There is no solution to it. I don’t see it as getting any better, except that there are a lot of good independent films made. Satire has never been a word that anybody in a studio wants to hear. The doors shut real fast. You can hear slamming all the way down the hall if somebody says, “He’s coming in with a satire.”

But then I’m not quite sure about the categorization of films anyway. I was always surprised because I never thought of The Graduate—and this may seem really dopey—but I never thought of The Graduate necessarily as a comedy. I thought of it as a love story that had comedy things about it. I mean, the difference between The Graduate, which is a pretty powerful love story and a complicated one, and, say a movie like, forgive me, Love Story, is only—the difference is that the characters in Love Story don’t have any sense of humor at all. (Laughter) I don’t really know. I don’t know why when at award time films like The Graduate or To Die For are talked about as comedies. I don’t see To Die For as a comedy. I see it as a melodrama with a kind of sardonic eye.

But who am I to judge? (Laughter)

It’s hard to make that tone viable because you have to be very, very specific with the actors, you have to have a director who understands it, and, ideally, you have to have a studio that knows how to market it. And it’s much harder for a studio in their marketing division to advertise and promote a film whose tone cannot be described in terms that are directly understandable by a farm couple in Iowa. Nothing wrong with a farm couple in Iowa, but they have to target the lowest common denominator and work their way up. And it’s killed a lot of good ideas.

SCHWARTZ: We’ll see To Die For later. I don’t want to talk too much about it now, but since you mentioned this idea of a complex tone, that’s a movie that has a very complex tone. Because you can on one hand say that it’s a satire and that everyone’s interested in the media and how media has taken over, but there’s a real sympathy for characters you might not normally find that sympathetic.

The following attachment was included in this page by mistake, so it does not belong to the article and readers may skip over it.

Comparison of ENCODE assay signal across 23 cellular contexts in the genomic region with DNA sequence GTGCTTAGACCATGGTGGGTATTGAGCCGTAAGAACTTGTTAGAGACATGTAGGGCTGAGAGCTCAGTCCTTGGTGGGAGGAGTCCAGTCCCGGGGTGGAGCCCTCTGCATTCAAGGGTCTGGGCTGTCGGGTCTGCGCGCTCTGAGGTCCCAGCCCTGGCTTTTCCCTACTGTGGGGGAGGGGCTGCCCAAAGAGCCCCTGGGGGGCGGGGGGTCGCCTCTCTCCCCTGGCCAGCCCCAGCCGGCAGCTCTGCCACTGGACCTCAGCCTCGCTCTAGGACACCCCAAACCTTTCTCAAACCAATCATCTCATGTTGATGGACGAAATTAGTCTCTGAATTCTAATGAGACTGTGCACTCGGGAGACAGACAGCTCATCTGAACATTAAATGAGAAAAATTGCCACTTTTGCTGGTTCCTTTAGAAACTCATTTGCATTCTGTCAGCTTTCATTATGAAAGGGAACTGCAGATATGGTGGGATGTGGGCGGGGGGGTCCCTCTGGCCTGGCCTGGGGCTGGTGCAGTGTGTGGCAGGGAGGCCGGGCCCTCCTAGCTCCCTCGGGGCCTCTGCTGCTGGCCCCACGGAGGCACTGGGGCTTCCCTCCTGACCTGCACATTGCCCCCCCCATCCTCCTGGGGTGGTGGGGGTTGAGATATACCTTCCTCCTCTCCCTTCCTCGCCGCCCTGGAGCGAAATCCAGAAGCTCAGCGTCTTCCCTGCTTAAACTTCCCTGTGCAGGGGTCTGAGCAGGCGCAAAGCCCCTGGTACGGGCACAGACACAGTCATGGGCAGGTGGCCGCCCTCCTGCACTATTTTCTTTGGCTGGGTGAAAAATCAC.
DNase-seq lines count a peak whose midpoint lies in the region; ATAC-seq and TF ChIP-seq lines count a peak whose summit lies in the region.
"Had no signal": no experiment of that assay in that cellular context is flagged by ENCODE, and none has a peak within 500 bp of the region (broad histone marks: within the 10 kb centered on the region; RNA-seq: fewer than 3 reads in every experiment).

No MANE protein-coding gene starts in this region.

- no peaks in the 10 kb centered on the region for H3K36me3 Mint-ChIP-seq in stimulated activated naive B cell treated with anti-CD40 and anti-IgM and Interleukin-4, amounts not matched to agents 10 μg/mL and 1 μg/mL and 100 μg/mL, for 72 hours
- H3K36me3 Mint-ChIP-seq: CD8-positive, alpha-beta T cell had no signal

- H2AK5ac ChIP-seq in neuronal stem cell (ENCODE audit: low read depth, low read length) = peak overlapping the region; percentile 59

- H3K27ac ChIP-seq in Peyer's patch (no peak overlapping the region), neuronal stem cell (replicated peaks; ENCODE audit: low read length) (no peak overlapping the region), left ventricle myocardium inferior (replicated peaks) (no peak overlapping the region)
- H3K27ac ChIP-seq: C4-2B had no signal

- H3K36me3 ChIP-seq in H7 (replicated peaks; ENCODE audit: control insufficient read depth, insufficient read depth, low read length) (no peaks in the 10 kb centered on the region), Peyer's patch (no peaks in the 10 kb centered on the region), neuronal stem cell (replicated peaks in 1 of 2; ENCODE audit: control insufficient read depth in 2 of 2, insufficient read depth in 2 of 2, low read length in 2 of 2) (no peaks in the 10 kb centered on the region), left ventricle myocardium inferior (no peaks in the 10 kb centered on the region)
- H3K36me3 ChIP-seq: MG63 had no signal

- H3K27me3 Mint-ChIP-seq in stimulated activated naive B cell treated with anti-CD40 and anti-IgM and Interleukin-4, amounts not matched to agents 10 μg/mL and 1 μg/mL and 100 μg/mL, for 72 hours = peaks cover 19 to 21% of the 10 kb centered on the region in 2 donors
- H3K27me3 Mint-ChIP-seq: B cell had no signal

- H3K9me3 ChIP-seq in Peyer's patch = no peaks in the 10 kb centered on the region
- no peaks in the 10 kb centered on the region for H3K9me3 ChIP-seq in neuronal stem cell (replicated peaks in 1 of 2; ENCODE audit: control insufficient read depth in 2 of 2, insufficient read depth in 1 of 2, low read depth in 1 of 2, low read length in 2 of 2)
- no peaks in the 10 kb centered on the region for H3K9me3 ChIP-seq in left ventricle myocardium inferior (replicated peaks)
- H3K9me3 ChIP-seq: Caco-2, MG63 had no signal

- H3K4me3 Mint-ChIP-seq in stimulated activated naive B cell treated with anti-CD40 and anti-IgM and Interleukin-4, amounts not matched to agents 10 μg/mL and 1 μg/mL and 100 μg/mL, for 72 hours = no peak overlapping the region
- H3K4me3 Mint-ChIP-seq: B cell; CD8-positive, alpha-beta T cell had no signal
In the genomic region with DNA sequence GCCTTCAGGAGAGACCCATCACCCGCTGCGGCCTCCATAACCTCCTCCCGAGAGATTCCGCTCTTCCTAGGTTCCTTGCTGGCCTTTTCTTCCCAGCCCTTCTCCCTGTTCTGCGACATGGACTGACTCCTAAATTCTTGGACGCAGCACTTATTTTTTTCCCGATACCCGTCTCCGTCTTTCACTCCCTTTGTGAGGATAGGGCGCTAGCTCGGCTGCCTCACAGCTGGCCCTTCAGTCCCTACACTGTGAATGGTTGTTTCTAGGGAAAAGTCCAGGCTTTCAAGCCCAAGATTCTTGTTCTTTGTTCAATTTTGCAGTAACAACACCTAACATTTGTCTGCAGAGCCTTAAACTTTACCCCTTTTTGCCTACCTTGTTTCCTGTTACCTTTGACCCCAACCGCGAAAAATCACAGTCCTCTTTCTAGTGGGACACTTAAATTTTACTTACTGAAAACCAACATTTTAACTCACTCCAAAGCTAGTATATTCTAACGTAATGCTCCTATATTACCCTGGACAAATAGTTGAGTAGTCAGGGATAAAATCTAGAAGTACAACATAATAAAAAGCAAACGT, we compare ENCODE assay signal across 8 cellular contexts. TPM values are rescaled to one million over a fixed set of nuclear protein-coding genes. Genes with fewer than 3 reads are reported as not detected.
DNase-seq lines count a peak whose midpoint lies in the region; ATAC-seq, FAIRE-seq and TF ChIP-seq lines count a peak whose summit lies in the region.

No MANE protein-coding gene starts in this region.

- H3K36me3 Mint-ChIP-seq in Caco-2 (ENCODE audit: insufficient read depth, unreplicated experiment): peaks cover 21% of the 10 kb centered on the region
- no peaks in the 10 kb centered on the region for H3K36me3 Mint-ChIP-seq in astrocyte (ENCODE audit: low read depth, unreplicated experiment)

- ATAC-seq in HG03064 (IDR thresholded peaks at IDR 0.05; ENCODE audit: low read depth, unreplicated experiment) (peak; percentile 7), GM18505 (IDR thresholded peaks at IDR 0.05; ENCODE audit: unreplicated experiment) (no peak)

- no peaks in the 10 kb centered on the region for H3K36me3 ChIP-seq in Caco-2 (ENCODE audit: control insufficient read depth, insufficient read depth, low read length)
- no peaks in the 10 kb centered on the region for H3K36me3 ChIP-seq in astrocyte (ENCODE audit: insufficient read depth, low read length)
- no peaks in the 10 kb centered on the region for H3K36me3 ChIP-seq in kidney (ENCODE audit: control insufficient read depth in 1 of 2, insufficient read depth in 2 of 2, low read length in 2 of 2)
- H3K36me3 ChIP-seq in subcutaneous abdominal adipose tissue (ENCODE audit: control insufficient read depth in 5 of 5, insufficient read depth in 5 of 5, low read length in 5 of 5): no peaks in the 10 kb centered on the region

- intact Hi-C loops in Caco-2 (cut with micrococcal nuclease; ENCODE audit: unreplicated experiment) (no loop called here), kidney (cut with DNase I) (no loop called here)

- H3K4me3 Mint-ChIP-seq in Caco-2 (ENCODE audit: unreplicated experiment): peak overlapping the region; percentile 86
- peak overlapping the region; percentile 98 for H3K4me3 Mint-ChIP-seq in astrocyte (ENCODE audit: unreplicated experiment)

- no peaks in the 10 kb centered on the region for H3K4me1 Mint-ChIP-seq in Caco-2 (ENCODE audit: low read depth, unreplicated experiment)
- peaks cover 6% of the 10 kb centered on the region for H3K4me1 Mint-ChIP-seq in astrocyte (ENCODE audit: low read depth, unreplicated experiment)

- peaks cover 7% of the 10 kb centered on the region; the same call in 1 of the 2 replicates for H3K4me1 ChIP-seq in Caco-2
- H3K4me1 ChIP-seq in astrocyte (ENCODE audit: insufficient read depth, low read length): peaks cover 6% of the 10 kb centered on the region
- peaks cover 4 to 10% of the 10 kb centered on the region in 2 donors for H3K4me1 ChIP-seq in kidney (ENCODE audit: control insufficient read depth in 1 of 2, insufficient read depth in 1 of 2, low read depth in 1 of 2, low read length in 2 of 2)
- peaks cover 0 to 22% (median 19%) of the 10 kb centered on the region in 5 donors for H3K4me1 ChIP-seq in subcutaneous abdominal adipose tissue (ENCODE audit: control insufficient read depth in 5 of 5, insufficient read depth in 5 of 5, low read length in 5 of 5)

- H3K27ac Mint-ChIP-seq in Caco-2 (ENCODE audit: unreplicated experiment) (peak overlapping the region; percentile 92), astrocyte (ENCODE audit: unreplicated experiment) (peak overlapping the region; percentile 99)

HENRY: I think so. And it’s interesting that you said that. A lot of other people don’t. A lot of people—I don’t know a lot—but a number of people have thought that the film is condescending to some of the characters. The cliché reaction to anything that has a dark side to its leading characters is that it’s just dark and ugly. But yeah, I don’t think you can do a good film about people if you don’t respond to something in them, if you don’t like them in some way.

Obviously, the great writers have loved their villains. If Shakespeare hadn’t loved Iago, then he wouldn’t have been such an interesting character and a great one. And in a lot of cases, the villains of course are infinitely more interesting than the nice folks. So yeah, I have to like the people. I have to be interested in the people as I am writing them. I think all writers do. The darker they are and the more crooked they are and the more weird they are, the more I tend to like them. But that’s a flaw in my character, not so much having to do with writing itself.

SCHWARTZ: We talked about what I’m calling satires as not being made. Another kind of comedy that seems to not be made these days is the classically constructed farce, like What’s Up, Doc? Which is not pretending at all to be social satire, has slapstick gags, but also has a sense of construction from the classic Hollywood period, so many of the popular comedies today seem to be much broader.

HENRY: Yeah. Well, farce may be the hardest kind of comedy of everything to write, because it’s all strategy. It’s all about how you get everybody from these places into those places, and why you do it and when. And timing of course is everything. So it falls really flat when it’s not done well. And there have been very few farces made, very few American farces made since the 1930s. What’s Up, Doc? makes me totally happy in a way that the other films I’ve written don’t, because Bogdanovich was so good at doing that tone. I have no qualms about any sequence in it. They all seem to me to work on their own level. It’s a very cartoony, superficial level, but it’s at also very complicated technically. And it’s interesting to see it work out. It’s great fun. It’s very hard to do but it’s great fun to do. And when it works it’s kind of a revelation. But yeah, I really like the film.

SCHWARTZ: You’ve said you wrote that very quickly.